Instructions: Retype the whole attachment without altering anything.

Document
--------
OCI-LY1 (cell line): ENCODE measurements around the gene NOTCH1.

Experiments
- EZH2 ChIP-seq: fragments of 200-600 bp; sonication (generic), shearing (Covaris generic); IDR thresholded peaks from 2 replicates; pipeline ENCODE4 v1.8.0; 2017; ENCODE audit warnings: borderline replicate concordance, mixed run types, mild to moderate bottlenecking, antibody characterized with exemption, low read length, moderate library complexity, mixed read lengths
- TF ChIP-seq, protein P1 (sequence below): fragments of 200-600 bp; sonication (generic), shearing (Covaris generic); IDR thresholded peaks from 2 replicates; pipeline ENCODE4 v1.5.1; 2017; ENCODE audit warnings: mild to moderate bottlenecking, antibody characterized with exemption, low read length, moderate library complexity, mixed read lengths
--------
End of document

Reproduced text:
OCI-LY1 (cell line): ENCODE measurements around the gene NOTCH1.

Experiments
- EZH2 ChIP-seq: fragments of 200-600 bp; sonication (generic), shearing (Covaris generic); IDR thresholded peaks from 2 replicates; pipeline ENCODE4 v1.8.0; 2017; ENCODE audit warnings: borderline replicate concordance, mixed run types, mild to moderate bottlenecking, antibody characterized with exemption, low read length, moderate library complexity, mixed read lengths
- TF ChIP-seq, protein P1 (sequence below): fragments of 200-600 bp; sonication (generic), shearing (Covaris generic); IDR thresholded peaks from 2 replicates; pipeline ENCODE4 v1.5.1; 2017; ENCODE audit warnings: mild to moderate bottlenecking, antibody characterized with exemption, low read length, moderate library complexity, mixed read lengths